Dr. Brad Worthington, surgeon and anesthesiologist, has created BKK, a nonopioid surgical pain reliever. A combination of three FDA-approved drugs, BKK has beneficial properties beyond those of the individual medications of which it is made. Having obtained a patent for BKK, Worthington and his business partner, Thurman Ballard, are evaluating three paths to market, each with its own risks, costs, timelines, and possible outcomes: 1) seek venture capital investment to fund a New Drug Application for FDA approval; 2) partner with a compounding pharmacy that can manufacture and distribute the drug wholesale; or 3) develop a relationship with a manufacturer that can produce convenience kits containing all three drugs, bottled separately, with directions for mixing and administering them.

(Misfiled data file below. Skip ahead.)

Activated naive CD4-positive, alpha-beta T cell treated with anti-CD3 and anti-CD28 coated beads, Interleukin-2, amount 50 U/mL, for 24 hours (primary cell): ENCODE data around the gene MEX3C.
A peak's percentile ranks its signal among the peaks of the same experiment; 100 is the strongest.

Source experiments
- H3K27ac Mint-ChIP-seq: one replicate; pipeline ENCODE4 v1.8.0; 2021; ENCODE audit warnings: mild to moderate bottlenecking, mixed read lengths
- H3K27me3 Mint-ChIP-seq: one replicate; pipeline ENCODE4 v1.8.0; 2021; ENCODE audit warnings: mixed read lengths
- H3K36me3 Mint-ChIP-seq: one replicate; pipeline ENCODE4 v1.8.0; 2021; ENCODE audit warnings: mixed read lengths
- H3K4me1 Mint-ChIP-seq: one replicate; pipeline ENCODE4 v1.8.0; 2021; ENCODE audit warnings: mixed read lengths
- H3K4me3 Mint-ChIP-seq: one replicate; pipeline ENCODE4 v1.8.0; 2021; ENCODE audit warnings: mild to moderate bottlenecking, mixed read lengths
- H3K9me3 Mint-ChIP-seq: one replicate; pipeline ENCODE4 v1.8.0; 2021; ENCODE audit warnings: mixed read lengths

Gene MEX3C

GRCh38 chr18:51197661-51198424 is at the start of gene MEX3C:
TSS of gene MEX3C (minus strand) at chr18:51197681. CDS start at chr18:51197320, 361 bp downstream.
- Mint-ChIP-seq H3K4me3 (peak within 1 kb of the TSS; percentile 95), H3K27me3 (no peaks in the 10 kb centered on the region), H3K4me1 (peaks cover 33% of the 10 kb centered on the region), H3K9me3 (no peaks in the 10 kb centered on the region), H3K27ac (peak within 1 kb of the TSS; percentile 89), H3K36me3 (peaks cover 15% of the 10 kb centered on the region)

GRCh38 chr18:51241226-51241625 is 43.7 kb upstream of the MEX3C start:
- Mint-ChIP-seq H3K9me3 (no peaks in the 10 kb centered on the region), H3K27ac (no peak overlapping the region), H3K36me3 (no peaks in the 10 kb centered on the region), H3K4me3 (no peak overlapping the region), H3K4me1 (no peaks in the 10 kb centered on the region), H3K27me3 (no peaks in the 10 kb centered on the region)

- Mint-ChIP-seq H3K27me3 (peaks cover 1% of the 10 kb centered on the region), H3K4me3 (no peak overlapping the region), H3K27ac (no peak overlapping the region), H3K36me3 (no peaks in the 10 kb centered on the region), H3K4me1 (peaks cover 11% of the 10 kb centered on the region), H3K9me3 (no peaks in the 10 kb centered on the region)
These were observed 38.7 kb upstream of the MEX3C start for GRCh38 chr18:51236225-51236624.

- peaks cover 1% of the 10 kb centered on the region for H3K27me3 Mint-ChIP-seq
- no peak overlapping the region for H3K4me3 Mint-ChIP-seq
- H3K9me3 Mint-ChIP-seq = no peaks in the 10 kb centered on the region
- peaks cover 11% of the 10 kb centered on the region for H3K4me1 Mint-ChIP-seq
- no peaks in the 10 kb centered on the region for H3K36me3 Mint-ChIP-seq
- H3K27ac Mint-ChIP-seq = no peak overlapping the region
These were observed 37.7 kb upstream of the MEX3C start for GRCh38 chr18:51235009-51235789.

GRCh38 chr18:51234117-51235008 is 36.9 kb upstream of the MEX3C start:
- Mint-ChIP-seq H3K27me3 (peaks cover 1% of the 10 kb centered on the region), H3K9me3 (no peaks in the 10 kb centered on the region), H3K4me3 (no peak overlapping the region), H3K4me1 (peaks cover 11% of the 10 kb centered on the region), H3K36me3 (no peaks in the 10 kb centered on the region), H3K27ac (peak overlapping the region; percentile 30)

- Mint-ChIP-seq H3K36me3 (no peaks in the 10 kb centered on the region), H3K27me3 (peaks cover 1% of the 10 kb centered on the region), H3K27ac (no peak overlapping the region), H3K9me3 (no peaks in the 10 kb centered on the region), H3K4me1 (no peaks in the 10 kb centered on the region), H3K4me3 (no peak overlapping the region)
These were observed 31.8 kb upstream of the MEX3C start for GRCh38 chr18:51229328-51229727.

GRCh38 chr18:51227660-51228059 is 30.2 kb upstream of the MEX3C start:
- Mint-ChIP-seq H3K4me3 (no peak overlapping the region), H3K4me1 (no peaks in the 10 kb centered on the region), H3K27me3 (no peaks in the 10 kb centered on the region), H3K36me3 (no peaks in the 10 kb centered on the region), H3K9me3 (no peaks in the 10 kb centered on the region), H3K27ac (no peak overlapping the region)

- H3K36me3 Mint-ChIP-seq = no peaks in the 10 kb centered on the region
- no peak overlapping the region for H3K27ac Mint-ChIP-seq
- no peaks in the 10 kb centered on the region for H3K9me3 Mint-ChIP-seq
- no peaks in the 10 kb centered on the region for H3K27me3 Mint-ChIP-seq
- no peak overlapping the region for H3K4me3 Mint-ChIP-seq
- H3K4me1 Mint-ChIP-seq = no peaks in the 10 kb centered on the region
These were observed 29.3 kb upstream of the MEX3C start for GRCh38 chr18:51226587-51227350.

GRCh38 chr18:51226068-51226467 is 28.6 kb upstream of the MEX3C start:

This case provides a close look into the barriers to entry for new drug commercialization for an individual or small business. Innovations in healthcare delivery, medical technology, and even new drug development or new uses for existing drugs are often generated by those closest to patient care—nurses, doctors, and other medical personnel. But without significant resources, even the most ingenious new ideas require entrepreneurial thinking to bring them to market. Students have the opportunity to build a decision tree and explore the qualitative and quantitative data presented to justify all three options. Which should Worthington and Ballard choose?